Walmart squelched Mexican bribe enquiry

by Jack Bibey | Sunday, Apr 22, 2012 | 313 views

The world’s largest retailer , Wal Mart Inc. have  instead of broadening probe into the allegations of bribery at its subsidiary in Mexico , silenced the investigation going on.

The Times has reported about the issue , mentioning that back in 2005 one of the senior executives at the largest foreign unit in Mexico had written to a lawyer of the Wal Mart explaining how bribes were being paid for obtaining permits for opening the stores in his country.

In response investigation team was sent to Mexico which found hundreds of paper trails suspecting the payments totaling $24 million but the investigation was later called off and neither the U.S or Mexican law officials were informed about the issue.

According to the Times report the present Chief Mike Duke as well as the former CEO were aware of the investigation along with other senior executives.

Wal Mart have responded to the Times report  saying that they had started an investigation last fall  in compliance with the U.S foreign Corrupt practices act and they had also disclosed the minutes of the probe to SEC and the Department of Justice . And that most of the allegations are more than six years old and the firm doesn’t stand for such an image. They have taken adequate steps as required by the Foreign Corruptions Act for boosting up internal controls . None of the executives were however available for comments .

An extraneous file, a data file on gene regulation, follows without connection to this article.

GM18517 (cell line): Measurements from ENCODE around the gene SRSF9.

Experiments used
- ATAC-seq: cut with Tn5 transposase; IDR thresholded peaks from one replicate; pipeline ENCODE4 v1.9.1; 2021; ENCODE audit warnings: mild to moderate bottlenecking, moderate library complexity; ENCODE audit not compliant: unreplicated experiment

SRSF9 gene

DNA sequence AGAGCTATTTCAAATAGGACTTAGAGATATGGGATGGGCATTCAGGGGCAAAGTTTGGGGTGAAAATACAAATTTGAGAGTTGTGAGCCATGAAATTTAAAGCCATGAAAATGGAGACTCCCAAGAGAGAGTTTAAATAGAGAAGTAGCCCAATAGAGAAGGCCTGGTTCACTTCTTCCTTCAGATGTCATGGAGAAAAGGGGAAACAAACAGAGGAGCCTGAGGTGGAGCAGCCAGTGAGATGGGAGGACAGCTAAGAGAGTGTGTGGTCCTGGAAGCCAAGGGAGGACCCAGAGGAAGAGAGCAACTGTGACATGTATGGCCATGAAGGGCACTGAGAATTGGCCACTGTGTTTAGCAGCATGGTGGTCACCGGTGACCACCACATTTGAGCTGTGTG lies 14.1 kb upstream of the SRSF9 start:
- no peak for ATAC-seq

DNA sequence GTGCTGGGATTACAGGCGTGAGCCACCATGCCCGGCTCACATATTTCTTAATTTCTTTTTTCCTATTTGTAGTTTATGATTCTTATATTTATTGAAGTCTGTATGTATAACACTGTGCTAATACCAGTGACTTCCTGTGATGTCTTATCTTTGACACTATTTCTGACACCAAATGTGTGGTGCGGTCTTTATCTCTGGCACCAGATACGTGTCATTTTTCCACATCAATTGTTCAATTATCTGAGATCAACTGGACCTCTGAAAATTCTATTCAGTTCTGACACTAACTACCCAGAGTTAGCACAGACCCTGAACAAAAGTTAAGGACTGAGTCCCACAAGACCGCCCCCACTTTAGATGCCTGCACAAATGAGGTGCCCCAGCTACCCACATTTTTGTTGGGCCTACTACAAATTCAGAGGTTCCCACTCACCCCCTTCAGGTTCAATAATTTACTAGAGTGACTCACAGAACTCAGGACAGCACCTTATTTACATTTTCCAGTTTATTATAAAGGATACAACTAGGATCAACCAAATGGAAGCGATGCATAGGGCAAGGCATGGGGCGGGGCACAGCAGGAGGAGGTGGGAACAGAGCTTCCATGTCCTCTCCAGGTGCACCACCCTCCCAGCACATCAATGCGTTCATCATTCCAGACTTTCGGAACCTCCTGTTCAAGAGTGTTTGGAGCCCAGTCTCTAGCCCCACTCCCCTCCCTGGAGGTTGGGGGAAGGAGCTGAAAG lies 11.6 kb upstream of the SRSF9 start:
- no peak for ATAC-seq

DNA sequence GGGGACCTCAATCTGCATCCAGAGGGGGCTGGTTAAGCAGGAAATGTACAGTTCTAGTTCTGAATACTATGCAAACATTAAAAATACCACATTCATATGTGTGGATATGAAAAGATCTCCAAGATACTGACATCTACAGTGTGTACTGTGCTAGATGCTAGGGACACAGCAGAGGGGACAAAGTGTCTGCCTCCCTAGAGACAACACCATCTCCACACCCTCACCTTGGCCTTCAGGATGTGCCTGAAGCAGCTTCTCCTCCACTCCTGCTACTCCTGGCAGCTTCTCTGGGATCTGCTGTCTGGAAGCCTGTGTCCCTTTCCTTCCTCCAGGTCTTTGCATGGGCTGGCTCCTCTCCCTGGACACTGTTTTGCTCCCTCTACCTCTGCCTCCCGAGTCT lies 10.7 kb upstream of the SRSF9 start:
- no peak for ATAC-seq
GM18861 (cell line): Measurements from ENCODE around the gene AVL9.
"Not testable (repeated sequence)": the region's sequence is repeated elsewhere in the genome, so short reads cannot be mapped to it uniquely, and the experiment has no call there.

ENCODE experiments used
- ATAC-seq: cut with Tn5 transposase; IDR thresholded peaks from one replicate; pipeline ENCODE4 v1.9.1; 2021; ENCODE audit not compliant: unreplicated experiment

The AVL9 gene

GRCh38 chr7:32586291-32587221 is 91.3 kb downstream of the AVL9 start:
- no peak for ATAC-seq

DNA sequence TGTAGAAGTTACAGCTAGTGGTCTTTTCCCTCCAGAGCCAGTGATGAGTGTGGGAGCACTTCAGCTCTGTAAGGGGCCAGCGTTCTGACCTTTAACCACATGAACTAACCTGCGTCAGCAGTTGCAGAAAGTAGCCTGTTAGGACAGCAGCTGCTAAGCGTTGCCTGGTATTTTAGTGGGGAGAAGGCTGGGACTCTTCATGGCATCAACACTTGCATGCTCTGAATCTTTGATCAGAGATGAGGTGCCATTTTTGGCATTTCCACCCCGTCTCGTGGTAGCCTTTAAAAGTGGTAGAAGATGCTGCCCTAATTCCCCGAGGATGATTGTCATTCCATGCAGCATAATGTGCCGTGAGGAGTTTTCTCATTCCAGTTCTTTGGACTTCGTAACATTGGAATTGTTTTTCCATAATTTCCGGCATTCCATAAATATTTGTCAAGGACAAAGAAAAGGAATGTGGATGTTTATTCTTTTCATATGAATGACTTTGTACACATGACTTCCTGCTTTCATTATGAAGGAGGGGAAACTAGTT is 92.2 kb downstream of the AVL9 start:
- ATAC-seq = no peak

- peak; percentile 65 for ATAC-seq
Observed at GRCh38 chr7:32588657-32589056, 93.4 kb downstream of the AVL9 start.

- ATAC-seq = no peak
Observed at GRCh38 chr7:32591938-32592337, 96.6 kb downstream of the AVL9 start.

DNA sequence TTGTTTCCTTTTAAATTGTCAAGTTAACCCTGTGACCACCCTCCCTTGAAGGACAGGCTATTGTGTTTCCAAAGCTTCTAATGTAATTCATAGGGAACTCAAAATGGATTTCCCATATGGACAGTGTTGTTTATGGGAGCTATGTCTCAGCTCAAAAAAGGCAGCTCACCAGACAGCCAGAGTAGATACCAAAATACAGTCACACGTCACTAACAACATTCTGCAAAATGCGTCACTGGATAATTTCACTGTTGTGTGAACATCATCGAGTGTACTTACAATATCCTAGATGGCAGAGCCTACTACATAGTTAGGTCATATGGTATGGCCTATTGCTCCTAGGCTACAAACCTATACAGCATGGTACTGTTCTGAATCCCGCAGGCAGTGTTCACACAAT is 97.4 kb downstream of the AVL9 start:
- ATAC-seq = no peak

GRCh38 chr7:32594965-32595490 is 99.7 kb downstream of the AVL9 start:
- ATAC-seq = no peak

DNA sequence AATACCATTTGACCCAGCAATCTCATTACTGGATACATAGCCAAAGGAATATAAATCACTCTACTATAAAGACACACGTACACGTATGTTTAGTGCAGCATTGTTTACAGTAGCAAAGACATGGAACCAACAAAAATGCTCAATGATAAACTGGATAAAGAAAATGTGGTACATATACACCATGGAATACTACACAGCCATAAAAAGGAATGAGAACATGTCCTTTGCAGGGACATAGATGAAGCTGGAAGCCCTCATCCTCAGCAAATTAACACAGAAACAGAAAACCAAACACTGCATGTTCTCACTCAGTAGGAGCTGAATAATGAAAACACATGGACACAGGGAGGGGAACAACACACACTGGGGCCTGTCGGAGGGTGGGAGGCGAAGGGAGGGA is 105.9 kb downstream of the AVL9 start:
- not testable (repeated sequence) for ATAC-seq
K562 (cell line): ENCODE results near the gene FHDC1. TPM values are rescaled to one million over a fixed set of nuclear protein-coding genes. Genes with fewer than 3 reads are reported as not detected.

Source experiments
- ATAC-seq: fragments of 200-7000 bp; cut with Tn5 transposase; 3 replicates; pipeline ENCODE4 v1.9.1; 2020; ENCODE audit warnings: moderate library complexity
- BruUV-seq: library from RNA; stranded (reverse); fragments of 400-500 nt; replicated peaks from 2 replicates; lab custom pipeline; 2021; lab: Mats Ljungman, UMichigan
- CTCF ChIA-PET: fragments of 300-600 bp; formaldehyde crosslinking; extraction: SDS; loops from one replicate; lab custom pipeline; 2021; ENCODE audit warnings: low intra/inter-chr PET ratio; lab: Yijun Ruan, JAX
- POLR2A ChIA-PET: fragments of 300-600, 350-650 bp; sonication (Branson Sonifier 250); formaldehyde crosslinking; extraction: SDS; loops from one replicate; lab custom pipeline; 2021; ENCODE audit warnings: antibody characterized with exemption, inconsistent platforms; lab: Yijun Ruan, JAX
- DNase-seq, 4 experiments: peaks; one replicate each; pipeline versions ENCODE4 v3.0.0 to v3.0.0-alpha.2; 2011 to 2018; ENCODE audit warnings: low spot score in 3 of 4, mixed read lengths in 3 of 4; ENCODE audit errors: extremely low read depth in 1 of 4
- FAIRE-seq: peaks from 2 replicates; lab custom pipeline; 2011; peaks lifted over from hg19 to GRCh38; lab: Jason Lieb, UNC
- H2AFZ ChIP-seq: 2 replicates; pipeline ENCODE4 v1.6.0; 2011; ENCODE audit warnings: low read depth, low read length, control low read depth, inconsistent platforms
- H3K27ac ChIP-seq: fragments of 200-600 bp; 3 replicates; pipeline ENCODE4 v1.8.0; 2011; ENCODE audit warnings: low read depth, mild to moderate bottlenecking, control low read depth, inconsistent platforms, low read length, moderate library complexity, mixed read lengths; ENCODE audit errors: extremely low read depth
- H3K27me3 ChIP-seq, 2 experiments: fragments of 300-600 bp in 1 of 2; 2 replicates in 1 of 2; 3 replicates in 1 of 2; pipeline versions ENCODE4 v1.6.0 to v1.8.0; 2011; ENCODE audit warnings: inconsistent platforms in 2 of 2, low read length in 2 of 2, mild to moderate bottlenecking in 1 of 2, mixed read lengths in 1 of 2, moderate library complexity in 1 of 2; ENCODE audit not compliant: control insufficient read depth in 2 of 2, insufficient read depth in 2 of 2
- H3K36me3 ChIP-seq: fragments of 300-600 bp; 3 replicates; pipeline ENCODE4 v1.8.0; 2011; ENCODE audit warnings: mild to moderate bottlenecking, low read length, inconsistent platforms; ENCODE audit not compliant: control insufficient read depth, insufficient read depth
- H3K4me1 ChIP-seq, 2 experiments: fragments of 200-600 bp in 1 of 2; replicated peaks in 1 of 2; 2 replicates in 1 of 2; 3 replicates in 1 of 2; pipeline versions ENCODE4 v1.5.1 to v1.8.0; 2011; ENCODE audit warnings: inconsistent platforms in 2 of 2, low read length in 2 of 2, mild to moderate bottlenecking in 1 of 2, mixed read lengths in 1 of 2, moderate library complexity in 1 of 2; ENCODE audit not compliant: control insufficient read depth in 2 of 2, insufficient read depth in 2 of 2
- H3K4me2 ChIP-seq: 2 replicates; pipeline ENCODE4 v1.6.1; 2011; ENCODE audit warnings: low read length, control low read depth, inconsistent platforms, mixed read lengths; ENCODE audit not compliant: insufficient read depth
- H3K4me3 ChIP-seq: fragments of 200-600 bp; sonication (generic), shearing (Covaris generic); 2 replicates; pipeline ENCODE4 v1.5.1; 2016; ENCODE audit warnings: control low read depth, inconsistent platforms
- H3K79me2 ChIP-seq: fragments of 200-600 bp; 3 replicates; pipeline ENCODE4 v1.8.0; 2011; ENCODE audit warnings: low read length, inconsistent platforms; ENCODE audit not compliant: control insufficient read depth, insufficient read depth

Wal Mart shall now face an uphill task in convincing the SEC and Justice Department that such issues are restricted to its operations in Mexico alone . If the corporate were involved in the cover up of the corruption then they could be facing grave compliance charges. Ahead of resolving the charges with the U.S authorities , the top priority for Wall Mart shall now be to eliminate corruption issues from pouting up from anywhere else , as questions of similar issues being there in its other foreign operations are likely to rise both from the government as well as the shareholders.

In Mexico , middlemen are generally used in helping the companies obtain permits for residency , resolve their tax issues and obtaining the authorization for planning. Their activity is legal in Mexico but the lack of transparency has made it difficult to know if those dealings involved bribery.

Walmex, as the company is known in Mexico , has rapidly expanded its operations in the country . The unit had total sales of $29 billion in 2011. Walmart’s fiscal sales for the current year were $443.85 billion.

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